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  • Author or Editor: WG Lima x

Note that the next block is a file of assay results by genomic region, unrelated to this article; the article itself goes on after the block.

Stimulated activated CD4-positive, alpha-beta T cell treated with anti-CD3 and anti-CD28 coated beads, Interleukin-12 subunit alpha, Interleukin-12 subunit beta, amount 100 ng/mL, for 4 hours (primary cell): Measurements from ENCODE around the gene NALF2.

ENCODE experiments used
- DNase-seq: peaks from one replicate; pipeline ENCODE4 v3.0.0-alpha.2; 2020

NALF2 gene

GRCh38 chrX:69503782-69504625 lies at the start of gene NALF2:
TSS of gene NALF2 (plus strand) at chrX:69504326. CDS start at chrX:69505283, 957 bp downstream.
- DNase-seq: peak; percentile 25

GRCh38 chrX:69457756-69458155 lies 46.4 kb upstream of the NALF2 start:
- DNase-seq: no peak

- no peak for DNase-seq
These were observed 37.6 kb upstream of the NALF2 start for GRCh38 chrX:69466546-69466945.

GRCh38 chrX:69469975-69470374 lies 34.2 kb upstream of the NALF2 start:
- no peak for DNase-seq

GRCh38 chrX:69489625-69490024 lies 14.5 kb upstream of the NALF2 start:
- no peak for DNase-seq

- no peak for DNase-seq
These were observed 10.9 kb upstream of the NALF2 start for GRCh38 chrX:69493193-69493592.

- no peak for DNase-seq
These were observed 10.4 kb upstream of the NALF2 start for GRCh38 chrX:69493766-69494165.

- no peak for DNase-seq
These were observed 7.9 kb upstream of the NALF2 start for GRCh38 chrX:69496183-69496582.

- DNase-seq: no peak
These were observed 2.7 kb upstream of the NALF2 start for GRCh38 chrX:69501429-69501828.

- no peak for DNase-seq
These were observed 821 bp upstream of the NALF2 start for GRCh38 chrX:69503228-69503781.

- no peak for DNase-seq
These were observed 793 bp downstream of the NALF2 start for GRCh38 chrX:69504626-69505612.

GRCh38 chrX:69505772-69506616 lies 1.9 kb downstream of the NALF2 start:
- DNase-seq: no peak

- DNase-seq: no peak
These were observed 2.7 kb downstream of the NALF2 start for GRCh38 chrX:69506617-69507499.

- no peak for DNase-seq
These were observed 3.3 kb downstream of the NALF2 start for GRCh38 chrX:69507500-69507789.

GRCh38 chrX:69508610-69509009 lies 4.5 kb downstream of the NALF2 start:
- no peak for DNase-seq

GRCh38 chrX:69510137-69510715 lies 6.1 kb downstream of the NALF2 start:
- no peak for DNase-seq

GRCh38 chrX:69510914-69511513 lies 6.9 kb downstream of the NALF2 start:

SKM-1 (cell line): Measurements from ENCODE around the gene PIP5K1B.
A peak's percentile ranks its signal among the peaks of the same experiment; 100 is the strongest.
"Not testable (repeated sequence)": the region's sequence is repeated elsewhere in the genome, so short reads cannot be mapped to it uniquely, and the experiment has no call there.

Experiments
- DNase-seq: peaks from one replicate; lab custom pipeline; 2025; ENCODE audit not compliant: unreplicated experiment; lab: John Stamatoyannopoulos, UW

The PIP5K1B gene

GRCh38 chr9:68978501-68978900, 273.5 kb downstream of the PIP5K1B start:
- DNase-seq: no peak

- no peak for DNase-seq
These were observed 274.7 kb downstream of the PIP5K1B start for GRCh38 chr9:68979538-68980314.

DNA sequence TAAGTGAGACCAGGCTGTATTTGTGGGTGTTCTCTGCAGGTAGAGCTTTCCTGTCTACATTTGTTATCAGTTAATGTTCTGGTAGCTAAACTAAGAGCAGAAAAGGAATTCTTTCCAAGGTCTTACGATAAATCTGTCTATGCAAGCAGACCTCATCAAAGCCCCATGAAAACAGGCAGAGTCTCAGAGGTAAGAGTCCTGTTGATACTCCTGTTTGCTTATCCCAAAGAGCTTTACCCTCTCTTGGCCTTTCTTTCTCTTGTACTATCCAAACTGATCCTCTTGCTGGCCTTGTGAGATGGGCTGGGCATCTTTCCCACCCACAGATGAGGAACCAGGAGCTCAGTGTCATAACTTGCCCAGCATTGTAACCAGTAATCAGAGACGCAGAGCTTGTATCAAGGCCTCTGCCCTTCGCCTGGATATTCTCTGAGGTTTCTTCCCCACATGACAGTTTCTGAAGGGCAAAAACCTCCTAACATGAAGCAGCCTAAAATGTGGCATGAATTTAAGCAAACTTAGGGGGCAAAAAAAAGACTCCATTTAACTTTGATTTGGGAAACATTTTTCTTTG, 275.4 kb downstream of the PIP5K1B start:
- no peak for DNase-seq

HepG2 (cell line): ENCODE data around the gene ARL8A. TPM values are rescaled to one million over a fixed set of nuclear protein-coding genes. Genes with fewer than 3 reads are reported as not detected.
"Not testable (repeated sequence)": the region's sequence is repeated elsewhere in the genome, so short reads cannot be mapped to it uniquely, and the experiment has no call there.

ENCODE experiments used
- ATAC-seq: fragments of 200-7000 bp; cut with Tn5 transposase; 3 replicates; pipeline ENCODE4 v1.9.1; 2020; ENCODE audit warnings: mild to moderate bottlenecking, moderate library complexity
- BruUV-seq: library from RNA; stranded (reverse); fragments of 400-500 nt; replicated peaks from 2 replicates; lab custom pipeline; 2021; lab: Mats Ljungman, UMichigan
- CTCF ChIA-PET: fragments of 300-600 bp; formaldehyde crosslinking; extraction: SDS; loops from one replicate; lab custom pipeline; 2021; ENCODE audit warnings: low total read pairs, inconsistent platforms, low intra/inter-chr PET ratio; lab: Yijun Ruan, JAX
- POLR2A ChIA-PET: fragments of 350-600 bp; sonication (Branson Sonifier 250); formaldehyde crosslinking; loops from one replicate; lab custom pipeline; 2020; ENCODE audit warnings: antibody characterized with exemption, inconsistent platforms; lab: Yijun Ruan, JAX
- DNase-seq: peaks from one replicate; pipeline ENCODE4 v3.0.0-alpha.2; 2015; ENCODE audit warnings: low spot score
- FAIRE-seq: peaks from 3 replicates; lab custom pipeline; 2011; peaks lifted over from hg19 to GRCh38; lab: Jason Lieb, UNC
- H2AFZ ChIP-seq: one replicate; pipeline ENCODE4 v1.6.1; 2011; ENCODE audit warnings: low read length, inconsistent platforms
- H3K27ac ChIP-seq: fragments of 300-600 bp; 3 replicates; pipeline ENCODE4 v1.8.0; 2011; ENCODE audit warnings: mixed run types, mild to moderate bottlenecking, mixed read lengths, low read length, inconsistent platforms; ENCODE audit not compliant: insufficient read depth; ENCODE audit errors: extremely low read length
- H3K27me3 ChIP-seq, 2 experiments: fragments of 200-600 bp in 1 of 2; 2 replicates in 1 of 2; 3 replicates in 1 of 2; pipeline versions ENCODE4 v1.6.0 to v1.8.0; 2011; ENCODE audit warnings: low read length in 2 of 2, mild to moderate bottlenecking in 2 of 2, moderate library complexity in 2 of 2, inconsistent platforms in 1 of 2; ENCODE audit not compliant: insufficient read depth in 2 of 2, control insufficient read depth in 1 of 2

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Experimental studies in animal models have described the benefits of physical exercise (PE) to kidney diseases associated with hypertension. Land- and water-based exercises induce different responses in renal function. Our aim was to evaluate the renal alterations induced by different environments of PE in spontaneously hypertensive rats (SHRs). The SHRs were divided into sedentary (S), swimming exercise (SE), and running exercise (RE) groups, and were trained for 8 weeks under similar intensities (60 min/day). Arterial pressure (AP) and heart rate (HR) were recorded. The renal function was evaluated through urinary volume at each week of training; sodium and potassium excretions, plasma and urinary osmolarities, glomerular filtration rate (GFR), levels of proteinuria, and renal damage were determined. SE and RE rats presented reduced mean AP, systolic blood pressure, and HR in comparison with S group. SE and RE rats showed higher urine osmolarity compared with S. SE rats showed higher free water clearance (P < 0.01), lower urinary density (P < 0.0001), and increased weekly urine volume (P < 0.05) in comparison with RE and S groups. GFR was increased in both SE and RE rats. The proteinuria of SE (7.0 ± 0.8 mg/24 h) rats was decreased at the 8th week of the PE in comparison with RE (9.6 ± 0.8 mg/24 h) and S (9.8 ± 0.5 mg/24 h) groups. The glomerulosclerosis was reduced in SE rats (P < 0.02). SE produced different response in renal function in comparison with RE, in which only swimming-trained rats had better profile for proteinuria and glomerulosclerosis.

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